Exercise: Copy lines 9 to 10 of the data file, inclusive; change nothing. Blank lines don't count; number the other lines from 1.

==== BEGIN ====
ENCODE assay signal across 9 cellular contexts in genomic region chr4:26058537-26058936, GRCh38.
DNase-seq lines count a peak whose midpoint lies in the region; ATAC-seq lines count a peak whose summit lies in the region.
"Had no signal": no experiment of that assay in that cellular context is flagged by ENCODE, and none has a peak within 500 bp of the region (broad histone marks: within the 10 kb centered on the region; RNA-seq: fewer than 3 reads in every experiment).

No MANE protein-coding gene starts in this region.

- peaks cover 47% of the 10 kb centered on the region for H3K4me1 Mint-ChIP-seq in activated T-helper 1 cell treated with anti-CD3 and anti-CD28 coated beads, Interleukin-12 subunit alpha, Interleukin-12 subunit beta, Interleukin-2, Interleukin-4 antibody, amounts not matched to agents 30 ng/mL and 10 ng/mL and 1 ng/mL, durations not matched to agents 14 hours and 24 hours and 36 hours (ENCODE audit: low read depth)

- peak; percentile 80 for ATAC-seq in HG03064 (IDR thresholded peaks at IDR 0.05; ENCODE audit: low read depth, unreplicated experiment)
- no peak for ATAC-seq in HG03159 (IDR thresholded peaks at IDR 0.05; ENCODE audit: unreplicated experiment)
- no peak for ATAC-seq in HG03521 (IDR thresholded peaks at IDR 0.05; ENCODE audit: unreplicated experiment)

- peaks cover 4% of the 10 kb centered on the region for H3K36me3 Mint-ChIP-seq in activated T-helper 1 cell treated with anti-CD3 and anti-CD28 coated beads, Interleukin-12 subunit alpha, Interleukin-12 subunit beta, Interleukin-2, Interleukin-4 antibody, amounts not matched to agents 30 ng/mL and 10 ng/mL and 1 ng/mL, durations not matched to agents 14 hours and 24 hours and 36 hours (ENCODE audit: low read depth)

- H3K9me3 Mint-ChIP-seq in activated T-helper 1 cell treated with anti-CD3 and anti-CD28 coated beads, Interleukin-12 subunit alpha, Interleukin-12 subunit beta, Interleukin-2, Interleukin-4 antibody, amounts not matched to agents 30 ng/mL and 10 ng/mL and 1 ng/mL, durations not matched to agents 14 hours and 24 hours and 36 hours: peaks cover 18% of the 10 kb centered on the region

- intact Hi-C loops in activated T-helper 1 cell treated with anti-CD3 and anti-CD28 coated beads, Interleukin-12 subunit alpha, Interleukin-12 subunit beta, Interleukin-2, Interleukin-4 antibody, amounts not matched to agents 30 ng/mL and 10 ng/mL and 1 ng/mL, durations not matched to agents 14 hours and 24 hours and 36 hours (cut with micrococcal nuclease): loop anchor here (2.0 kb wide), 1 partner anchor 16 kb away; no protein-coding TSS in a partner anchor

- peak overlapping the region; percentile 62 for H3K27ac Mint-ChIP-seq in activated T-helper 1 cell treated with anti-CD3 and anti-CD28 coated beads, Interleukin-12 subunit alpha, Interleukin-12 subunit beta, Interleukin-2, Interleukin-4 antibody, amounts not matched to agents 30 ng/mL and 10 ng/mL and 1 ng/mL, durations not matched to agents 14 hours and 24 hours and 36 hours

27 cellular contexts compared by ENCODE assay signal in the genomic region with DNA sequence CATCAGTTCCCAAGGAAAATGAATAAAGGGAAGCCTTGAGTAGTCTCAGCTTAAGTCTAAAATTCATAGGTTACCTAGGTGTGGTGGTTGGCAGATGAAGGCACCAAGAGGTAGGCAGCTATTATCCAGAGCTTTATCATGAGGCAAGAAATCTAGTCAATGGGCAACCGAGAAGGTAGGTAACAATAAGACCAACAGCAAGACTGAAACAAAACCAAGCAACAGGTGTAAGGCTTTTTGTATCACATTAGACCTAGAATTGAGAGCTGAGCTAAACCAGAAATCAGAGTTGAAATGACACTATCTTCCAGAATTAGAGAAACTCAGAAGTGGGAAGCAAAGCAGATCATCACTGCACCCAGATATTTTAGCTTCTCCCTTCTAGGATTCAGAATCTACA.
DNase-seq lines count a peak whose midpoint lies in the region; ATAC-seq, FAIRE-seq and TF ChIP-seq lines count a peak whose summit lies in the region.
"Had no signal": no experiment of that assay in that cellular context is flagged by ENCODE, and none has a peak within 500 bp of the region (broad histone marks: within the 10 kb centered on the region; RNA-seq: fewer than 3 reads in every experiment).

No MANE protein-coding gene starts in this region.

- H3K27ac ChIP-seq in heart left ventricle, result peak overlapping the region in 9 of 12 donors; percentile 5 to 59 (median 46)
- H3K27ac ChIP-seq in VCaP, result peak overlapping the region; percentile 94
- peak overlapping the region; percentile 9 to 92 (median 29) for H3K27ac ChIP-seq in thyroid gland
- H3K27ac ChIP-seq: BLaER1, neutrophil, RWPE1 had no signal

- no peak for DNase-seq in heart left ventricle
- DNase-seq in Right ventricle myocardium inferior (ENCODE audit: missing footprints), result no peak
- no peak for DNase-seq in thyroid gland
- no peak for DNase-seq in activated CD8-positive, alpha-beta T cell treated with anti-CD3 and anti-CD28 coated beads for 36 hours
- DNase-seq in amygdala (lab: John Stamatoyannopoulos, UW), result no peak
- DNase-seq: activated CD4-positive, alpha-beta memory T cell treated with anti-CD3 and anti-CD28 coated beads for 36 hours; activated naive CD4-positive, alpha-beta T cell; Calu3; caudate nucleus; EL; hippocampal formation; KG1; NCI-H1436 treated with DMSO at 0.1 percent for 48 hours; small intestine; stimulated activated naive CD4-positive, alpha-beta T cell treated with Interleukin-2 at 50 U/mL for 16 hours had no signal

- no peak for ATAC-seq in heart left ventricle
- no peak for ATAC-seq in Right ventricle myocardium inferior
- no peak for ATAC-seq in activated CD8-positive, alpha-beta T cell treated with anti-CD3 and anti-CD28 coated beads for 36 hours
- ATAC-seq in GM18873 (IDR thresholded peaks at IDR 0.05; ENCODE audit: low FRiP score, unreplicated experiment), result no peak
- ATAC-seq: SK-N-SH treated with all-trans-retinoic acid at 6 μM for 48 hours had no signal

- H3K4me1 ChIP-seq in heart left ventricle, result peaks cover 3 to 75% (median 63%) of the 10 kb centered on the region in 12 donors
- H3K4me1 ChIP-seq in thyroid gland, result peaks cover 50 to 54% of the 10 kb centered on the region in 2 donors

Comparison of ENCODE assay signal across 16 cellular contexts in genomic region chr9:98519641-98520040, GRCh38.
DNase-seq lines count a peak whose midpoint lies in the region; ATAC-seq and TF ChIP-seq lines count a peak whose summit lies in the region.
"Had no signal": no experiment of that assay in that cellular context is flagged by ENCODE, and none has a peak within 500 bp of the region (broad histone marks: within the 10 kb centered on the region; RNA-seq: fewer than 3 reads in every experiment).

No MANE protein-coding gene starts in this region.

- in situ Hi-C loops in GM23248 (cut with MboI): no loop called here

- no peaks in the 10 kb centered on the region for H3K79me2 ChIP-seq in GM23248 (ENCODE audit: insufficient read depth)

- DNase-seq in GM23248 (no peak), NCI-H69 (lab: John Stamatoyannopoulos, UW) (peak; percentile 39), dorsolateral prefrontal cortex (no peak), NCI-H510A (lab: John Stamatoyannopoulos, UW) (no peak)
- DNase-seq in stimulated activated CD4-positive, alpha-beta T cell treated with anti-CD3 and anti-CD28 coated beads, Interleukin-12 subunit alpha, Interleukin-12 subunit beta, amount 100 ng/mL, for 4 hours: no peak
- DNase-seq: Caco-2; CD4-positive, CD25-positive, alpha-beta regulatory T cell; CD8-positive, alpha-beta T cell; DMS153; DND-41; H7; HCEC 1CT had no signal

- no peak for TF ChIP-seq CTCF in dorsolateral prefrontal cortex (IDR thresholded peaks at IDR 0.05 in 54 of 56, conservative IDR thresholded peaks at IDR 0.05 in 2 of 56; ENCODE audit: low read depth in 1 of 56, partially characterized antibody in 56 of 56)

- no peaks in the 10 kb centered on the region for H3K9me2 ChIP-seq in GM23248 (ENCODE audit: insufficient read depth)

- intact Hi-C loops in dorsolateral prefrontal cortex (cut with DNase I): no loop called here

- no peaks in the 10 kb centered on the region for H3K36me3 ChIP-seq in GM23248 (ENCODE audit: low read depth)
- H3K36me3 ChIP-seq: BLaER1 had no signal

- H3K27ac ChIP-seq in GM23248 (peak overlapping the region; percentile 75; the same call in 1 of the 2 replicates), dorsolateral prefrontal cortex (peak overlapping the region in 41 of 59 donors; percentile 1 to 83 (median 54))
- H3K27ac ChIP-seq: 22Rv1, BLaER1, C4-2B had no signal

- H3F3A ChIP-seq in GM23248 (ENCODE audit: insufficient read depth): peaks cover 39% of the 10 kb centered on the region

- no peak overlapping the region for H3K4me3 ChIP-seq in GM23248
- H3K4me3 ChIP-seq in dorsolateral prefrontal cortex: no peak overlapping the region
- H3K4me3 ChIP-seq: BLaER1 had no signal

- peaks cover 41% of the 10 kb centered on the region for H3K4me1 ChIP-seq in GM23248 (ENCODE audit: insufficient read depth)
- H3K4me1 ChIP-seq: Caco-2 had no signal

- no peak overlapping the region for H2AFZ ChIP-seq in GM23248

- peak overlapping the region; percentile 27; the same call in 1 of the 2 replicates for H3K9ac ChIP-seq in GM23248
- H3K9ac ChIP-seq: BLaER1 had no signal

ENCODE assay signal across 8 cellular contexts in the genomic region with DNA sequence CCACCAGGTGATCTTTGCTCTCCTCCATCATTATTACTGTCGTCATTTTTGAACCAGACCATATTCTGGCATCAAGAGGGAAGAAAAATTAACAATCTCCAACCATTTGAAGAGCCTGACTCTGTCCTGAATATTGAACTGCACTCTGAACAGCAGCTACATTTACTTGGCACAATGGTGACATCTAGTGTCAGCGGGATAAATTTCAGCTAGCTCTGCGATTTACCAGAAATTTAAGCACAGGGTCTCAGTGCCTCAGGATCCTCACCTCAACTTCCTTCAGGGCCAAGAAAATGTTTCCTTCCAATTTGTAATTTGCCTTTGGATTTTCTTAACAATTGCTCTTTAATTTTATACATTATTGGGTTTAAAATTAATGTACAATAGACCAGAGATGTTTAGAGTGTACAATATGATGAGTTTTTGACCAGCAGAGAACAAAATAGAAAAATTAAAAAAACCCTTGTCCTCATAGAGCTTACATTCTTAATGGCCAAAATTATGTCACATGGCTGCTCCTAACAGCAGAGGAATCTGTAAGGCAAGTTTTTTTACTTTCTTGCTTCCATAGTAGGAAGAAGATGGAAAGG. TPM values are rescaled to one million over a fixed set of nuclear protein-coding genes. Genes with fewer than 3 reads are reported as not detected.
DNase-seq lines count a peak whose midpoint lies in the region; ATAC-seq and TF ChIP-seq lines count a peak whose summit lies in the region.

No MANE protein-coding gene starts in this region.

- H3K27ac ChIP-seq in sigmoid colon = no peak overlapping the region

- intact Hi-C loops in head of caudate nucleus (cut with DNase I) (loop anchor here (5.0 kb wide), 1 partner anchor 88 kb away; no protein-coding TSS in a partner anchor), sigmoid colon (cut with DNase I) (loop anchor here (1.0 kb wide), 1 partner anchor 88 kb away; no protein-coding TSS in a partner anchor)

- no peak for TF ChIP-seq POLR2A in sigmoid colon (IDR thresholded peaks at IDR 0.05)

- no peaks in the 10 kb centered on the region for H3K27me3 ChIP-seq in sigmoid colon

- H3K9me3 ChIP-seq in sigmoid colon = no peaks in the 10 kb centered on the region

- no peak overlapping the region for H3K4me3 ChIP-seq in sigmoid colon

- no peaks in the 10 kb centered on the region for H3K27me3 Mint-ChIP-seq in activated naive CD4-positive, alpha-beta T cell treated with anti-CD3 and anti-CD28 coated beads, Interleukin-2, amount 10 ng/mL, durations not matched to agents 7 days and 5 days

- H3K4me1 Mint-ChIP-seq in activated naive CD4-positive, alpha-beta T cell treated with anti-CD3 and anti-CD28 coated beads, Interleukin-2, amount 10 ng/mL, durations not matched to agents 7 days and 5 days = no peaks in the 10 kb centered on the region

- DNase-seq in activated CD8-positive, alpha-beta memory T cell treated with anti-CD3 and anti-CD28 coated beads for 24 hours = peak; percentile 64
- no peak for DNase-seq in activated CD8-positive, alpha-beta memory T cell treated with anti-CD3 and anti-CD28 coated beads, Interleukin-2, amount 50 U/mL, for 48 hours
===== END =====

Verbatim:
- peaks cover 4% of the 10 kb centered on the region for H3K36me3 Mint-ChIP-seq in activated T-helper 1 cell treated with anti-CD3 and anti-CD28 coated beads, Interleukin-12 subunit alpha, Interleukin-12 subunit beta, Interleukin-2, Interleukin-4 antibody, amounts not matched to agents 30 ng/mL and 10 ng/mL and 1 ng/mL, durations not matched to agents 14 hours and 24 hours and 36 hours (ENCODE audit: low read depth)

- H3K9me3 Mint-ChIP-seq in activated T-helper 1 cell treated with anti-CD3 and anti-CD28 coated beads, Interleukin-12 subunit alpha, Interleukin-12 subunit beta, Interleukin-2, Interleukin-4 antibody, amounts not matched to agents 30 ng/mL and 10 ng/mL and 1 ng/mL, durations not matched to agents 14 hours and 24 hours and 36 hours: peaks cover 18% of the 10 kb centered on the region